NVIDIA Titan X GeForce Pascal 4K Gaming GPU 2016 Review
It’s insanely expensive, beautiful to look at and most importantly of all, it’s the best consumer market gaming GPU we’ve ever seen so far. We already said this about the Nvidia GeForce GTX 1080 which we recently reviewed but that was before we’d seen the arrival of the new 2016 Titan X Pascal graphics card. Now that it’s here, this is so far at least the absolute hands down winner for truly serious (and pricey) 4K gaming at its very best.
If you’ve got an extra $1200 lying around that you don’t feel a need to save for more important things and you really, really want to get the best possible processing power for 4K ultra HD gaming of the most serious kind, then there is nothing less than the Titan X Pascal card that you should aim for getting your hands on. With a new GP12 graphics processor, 3584 CUDA cores, 12GB of GDDR5X memory and a 384-bit bus combine with other features in this monster of a graphics card to offer up the most superb gaming experience available today on the consumer market. This card is total overkill for Full HD gaming even at high frame rates but very serious high-speed 1440p gamers and, most of all, 4K PC gameplay fans should be all over the new 2016 Titan, if they can afford it that is.
Nvidia has truly outdone itself with the Titan X 2016 GPU even after several other GTX 2016 GPU releases that themselves leave anything currently available from rival AMD in the dust as far as performance goes. We’re thus very curious to see what the competition is going to put out as a competitor to the Titan X Pascal.
Let’s start with the basics. This is a GPU which doesn’t really leave much room for considerations about keeping a tighter PC gaming budget in mind. No, those who are likely to spring for the Titan X Pascal card probably have the cash for their investment and want what the best they can get their hands on despite its price. Nvidia knows this and thus the whopping 70% price leap between the Titan X and the next best card the GTX 1080 is something which shouldn’t affect potential sales among the consumer market this card is aimed at. However, in exchange for all those dollars spent, this card delivers the sort of gaming goods that are a gamer’s dream. The GTX 1080 from Nvidia was a real powerhouse of a GPU in virtually all regards but the Titan X Pascal completely leaps over it in terms of power by delivering 40% more CUDA cores, a 50% bandwidth boost and a serious boost in 4K gaming performance that reaches well beyond even what the GTX 1080 is capable of. In basic terms, the Titan X Pascal card is the best piece of video processing technology you can get your hands on at the price it sells for and it’s a card that finally brings high detail 4K UHD gaming to a level of high, 60fps+ territory almost entirely across the board.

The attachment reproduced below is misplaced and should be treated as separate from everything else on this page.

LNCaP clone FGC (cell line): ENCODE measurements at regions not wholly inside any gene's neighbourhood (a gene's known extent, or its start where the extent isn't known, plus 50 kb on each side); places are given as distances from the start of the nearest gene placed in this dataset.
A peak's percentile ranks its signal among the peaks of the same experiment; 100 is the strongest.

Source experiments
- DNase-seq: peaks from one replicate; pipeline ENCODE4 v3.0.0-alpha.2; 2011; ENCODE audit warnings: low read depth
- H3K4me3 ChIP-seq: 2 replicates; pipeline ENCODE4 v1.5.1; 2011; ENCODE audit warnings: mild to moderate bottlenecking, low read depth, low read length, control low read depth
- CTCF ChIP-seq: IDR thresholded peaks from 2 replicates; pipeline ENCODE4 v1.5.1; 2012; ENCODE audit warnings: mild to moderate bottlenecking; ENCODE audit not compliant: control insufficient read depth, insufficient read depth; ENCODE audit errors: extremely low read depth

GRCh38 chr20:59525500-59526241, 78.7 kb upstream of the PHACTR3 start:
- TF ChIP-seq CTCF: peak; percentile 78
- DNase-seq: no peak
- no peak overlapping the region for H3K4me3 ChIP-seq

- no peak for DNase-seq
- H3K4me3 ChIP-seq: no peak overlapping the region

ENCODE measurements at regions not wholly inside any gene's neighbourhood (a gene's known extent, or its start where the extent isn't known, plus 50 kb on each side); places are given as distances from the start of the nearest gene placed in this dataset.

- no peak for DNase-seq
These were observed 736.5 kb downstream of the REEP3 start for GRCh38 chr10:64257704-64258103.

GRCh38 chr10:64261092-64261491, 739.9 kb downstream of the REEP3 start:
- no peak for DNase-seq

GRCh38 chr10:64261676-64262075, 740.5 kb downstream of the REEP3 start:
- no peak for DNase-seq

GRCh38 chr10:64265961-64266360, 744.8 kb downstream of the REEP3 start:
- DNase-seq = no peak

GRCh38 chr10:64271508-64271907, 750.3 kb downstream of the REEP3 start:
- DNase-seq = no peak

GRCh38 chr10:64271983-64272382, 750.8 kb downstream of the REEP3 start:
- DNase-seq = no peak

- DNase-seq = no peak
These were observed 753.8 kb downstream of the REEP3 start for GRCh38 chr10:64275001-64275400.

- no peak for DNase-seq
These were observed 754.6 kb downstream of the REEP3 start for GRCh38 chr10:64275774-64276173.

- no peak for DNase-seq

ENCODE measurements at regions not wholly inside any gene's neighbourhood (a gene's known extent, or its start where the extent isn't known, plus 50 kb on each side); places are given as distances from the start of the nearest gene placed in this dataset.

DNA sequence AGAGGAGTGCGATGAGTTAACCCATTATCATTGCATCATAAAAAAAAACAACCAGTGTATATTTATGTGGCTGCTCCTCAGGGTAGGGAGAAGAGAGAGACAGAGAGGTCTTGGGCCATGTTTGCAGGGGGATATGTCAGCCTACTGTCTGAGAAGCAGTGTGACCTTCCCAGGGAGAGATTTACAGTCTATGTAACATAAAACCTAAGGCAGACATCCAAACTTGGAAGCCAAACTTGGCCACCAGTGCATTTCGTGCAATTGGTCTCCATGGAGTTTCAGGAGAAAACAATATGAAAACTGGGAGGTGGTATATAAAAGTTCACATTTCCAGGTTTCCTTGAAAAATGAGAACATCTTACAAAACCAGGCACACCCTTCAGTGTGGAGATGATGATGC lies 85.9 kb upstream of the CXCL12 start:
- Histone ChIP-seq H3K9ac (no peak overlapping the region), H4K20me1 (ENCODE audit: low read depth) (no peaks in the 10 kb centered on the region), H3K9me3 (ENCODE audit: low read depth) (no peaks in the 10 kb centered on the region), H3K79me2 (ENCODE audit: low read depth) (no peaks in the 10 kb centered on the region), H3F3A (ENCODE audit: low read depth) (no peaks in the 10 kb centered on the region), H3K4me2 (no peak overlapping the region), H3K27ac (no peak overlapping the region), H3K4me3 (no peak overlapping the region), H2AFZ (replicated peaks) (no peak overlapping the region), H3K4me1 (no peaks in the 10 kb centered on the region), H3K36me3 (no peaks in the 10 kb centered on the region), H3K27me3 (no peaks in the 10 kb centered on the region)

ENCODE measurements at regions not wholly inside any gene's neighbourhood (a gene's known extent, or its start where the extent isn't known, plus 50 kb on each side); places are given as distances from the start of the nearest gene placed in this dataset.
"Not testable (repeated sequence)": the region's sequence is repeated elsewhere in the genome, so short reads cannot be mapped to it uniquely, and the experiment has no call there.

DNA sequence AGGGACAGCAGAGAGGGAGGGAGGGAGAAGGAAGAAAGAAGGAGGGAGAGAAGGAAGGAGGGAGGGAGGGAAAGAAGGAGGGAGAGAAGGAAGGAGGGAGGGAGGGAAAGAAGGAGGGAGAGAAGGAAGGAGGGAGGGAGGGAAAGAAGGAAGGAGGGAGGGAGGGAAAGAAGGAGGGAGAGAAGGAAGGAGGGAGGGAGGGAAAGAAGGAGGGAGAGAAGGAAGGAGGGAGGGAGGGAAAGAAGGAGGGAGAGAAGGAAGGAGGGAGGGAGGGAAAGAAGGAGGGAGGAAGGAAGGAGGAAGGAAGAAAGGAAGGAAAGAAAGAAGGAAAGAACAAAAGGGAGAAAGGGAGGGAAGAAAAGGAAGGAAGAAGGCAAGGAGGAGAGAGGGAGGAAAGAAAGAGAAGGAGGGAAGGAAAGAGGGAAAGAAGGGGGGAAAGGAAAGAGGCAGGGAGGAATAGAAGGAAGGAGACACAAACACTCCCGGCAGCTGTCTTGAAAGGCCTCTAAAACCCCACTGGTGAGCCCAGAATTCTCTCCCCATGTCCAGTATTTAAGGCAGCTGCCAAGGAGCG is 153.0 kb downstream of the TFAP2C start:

This brings us to the next great thing about the Titan X Pascal GPU. It’s quite simply the most 4K gaming-friendly GPU we’ve yet laid eyes on. When powerful cards like the old 2015 Titan X, GTX 980 Ti, the Titan Z before that and the Nvidia 295x2 were coming out on the retail market a couple years ago, in our reviews we frequently referred to the fact that they couldn’t quite match the needs of serious high frame rate 4K gaming despite their otherwise superbly powerful specs for their time. Now with the Titan X Pascal we get a GPU that finally does reach the sweet spot of 4K gaming performance and does so more than any other card we’ve yet reviewed by a wide margin. We’d go as far as to say that this is finally the truly 4K GPU that many gamers have been waiting to see. Yes, the GTX 1080 comes pretty close to deserving the same title and we even mentioned it as a serious 4K GPU when we reviewed it but the Pascal edition of the Titan X holds the title far more definitively and across a much broader range of game settings under 4K graphics settings.
Just look in more detail at the specific specs expansions that the Titan X Pascal offers over the GTX 1080. With this card you get 1,204 more CUDA cores for 3,584 instead of the 1080’s already whopping 2,560, far more texture units at 224 instead of the 160 of the GTX 1080, more ROPs at 96 over the 64 of the 1080 and the bus memory of the Titan X is considerably larger as well at 384 bits instead of the 256 bits in the 1080. Finally, X’s L2 cache sits at 3,072KB, which is a full third larger than the 2,048KB of the GTX 1080. Now, to really appreciate all of this, keep in mind that the GTX 1080 was until very recently by far the most powerful consumer market gaming GPU we’d ever seen, a unit that we considered to be the most honestly 4K-capable graphics card on the market, and here comes the 2016 Titan X to crush its specs by around 40% pretty much across the board. Thus, you can imagine the sort of internal video rendering power we’re talking about here.